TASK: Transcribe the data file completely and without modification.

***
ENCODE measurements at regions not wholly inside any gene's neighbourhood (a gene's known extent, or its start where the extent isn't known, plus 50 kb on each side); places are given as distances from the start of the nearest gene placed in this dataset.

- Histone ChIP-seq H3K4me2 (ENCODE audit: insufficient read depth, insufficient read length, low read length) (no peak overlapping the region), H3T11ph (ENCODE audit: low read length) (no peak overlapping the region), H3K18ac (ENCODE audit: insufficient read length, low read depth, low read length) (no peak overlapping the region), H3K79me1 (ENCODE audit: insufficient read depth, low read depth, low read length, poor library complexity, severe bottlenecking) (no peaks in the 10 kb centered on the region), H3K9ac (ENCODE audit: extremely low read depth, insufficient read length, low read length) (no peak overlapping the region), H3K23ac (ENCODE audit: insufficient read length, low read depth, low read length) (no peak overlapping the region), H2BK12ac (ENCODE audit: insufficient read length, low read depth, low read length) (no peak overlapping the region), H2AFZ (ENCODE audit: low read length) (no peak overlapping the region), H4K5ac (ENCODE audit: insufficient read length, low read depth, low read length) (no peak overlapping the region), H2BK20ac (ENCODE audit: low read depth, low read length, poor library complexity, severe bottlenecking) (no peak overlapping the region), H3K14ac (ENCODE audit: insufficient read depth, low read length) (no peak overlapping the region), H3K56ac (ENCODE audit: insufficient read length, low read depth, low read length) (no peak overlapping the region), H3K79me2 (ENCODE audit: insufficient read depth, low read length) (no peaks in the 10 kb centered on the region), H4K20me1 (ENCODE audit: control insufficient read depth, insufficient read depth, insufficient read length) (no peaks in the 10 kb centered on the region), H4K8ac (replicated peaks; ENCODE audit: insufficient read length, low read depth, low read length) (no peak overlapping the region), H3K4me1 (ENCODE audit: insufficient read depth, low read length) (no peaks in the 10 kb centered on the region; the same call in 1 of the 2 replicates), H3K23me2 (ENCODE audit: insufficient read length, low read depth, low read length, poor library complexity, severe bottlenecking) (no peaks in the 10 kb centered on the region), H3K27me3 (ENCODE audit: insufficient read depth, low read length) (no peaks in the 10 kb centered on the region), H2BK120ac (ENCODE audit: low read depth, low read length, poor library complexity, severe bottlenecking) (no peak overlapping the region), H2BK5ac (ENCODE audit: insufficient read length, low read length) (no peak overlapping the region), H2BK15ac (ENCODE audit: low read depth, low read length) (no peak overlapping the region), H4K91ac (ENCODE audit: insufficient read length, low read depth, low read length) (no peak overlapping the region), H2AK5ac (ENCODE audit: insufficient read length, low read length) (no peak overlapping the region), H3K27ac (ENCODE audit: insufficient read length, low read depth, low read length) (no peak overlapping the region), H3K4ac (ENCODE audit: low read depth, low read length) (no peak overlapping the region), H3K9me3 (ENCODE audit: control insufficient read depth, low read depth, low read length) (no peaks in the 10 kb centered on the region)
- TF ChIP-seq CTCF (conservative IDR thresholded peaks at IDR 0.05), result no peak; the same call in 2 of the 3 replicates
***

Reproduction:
ENCODE measurements at regions not wholly inside any gene's neighbourhood (a gene's known extent, or its start where the extent isn't known, plus 50 kb on each side); places are given as distances from the start of the nearest gene placed in this dataset.

- Histone ChIP-seq H3K4me2 (ENCODE audit: insufficient read depth, insufficient read length, low read length) (no peak overlapping the region), H3T11ph (ENCODE audit: low read length) (no peak overlapping the region), H3K18ac (ENCODE audit: insufficient read length, low read depth, low read length) (no peak overlapping the region), H3K79me1 (ENCODE audit: insufficient read depth, low read depth, low read length, poor library complexity, severe bottlenecking) (no peaks in the 10 kb centered on the region), H3K9ac (ENCODE audit: extremely low read depth, insufficient read length, low read length) (no peak overlapping the region), H3K23ac (ENCODE audit: insufficient read length, low read depth, low read length) (no peak overlapping the region), H2BK12ac (ENCODE audit: insufficient read length, low read depth, low read length) (no peak overlapping the region), H2AFZ (ENCODE audit: low read length) (no peak overlapping the region), H4K5ac (ENCODE audit: insufficient read length, low read depth, low read length) (no peak overlapping the region), H2BK20ac (ENCODE audit: low read depth, low read length, poor library complexity, severe bottlenecking) (no peak overlapping the region), H3K14ac (ENCODE audit: insufficient read depth, low read length) (no peak overlapping the region), H3K56ac (ENCODE audit: insufficient read length, low read depth, low read length) (no peak overlapping the region), H3K79me2 (ENCODE audit: insufficient read depth, low read length) (no peaks in the 10 kb centered on the region), H4K20me1 (ENCODE audit: control insufficient read depth, insufficient read depth, insufficient read length) (no peaks in the 10 kb centered on the region), H4K8ac (replicated peaks; ENCODE audit: insufficient read length, low read depth, low read length) (no peak overlapping the region), H3K4me1 (ENCODE audit: insufficient read depth, low read length) (no peaks in the 10 kb centered on the region; the same call in 1 of the 2 replicates), H3K23me2 (ENCODE audit: insufficient read length, low read depth, low read length, poor library complexity, severe bottlenecking) (no peaks in the 10 kb centered on the region), H3K27me3 (ENCODE audit: insufficient read depth, low read length) (no peaks in the 10 kb centered on the region), H2BK120ac (ENCODE audit: low read depth, low read length, poor library complexity, severe bottlenecking) (no peak overlapping the region), H2BK5ac (ENCODE audit: insufficient read length, low read length) (no peak overlapping the region), H2BK15ac (ENCODE audit: low read depth, low read length) (no peak overlapping the region), H4K91ac (ENCODE audit: insufficient read length, low read depth, low read length) (no peak overlapping the region), H2AK5ac (ENCODE audit: insufficient read length, low read length) (no peak overlapping the region), H3K27ac (ENCODE audit: insufficient read length, low read depth, low read length) (no peak overlapping the region), H3K4ac (ENCODE audit: low read depth, low read length) (no peak overlapping the region), H3K9me3 (ENCODE audit: control insufficient read depth, low read depth, low read length) (no peaks in the 10 kb centered on the region)
- TF ChIP-seq CTCF (conservative IDR thresholded peaks at IDR 0.05), result no peak; the same call in 2 of the 3 replicates